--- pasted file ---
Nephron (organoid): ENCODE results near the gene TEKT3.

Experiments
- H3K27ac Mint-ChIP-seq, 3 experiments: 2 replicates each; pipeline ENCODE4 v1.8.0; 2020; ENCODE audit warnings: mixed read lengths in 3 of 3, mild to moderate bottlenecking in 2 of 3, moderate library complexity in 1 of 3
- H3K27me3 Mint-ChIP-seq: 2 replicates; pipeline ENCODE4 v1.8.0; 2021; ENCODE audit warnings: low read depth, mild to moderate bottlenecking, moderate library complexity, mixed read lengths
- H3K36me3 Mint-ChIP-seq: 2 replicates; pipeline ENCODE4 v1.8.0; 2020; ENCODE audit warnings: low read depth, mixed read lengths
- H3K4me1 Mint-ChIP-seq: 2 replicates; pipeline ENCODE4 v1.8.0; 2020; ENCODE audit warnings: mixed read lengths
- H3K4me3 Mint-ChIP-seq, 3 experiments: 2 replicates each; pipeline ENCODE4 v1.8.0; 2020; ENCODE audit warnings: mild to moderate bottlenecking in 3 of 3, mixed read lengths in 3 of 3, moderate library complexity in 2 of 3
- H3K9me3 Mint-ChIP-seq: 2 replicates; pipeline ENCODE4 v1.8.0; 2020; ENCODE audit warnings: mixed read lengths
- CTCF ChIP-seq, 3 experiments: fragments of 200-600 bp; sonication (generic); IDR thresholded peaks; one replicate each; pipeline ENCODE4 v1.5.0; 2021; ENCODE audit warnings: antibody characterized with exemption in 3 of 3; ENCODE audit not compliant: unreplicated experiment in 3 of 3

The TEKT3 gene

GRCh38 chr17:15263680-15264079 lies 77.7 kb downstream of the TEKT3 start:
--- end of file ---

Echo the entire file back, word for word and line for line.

Nephron (organoid): ENCODE results near the gene TEKT3.

Experiments
- H3K27ac Mint-ChIP-seq, 3 experiments: 2 replicates each; pipeline ENCODE4 v1.8.0; 2020; ENCODE audit warnings: mixed read lengths in 3 of 3, mild to moderate bottlenecking in 2 of 3, moderate library complexity in 1 of 3
- H3K27me3 Mint-ChIP-seq: 2 replicates; pipeline ENCODE4 v1.8.0; 2021; ENCODE audit warnings: low read depth, mild to moderate bottlenecking, moderate library complexity, mixed read lengths
- H3K36me3 Mint-ChIP-seq: 2 replicates; pipeline ENCODE4 v1.8.0; 2020; ENCODE audit warnings: low read depth, mixed read lengths
- H3K4me1 Mint-ChIP-seq: 2 replicates; pipeline ENCODE4 v1.8.0; 2020; ENCODE audit warnings: mixed read lengths
- H3K4me3 Mint-ChIP-seq, 3 experiments: 2 replicates each; pipeline ENCODE4 v1.8.0; 2020; ENCODE audit warnings: mild to moderate bottlenecking in 3 of 3, mixed read lengths in 3 of 3, moderate library complexity in 2 of 3
- H3K9me3 Mint-ChIP-seq: 2 replicates; pipeline ENCODE4 v1.8.0; 2020; ENCODE audit warnings: mixed read lengths
- CTCF ChIP-seq, 3 experiments: fragments of 200-600 bp; sonication (generic); IDR thresholded peaks; one replicate each; pipeline ENCODE4 v1.5.0; 2021; ENCODE audit warnings: antibody characterized with exemption in 3 of 3; ENCODE audit not compliant: unreplicated experiment in 3 of 3

The TEKT3 gene

GRCh38 chr17:15263680-15264079 lies 77.7 kb downstream of the TEKT3 start: